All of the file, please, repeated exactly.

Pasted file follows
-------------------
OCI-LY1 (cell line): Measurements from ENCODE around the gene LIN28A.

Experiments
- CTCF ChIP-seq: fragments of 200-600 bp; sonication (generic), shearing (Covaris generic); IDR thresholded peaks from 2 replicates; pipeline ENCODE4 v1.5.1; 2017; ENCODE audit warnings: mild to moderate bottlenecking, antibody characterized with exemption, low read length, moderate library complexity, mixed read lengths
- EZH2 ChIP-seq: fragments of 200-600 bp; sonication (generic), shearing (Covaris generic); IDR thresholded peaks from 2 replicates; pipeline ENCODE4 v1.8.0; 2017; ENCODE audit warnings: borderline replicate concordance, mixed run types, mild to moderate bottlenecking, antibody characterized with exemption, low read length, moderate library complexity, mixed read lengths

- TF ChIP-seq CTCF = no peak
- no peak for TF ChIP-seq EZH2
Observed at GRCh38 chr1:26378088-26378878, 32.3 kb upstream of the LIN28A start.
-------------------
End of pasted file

OCI-LY1 (cell line): Measurements from ENCODE around the gene LIN28A.

Experiments
- CTCF ChIP-seq: fragments of 200-600 bp; sonication (generic), shearing (Covaris generic); IDR thresholded peaks from 2 replicates; pipeline ENCODE4 v1.5.1; 2017; ENCODE audit warnings: mild to moderate bottlenecking, antibody characterized with exemption, low read length, moderate library complexity, mixed read lengths
- EZH2 ChIP-seq: fragments of 200-600 bp; sonication (generic), shearing (Covaris generic); IDR thresholded peaks from 2 replicates; pipeline ENCODE4 v1.8.0; 2017; ENCODE audit warnings: borderline replicate concordance, mixed run types, mild to moderate bottlenecking, antibody characterized with exemption, low read length, moderate library complexity, mixed read lengths

- TF ChIP-seq CTCF = no peak
- no peak for TF ChIP-seq EZH2
Observed at GRCh38 chr1:26378088-26378878, 32.3 kb upstream of the LIN28A start.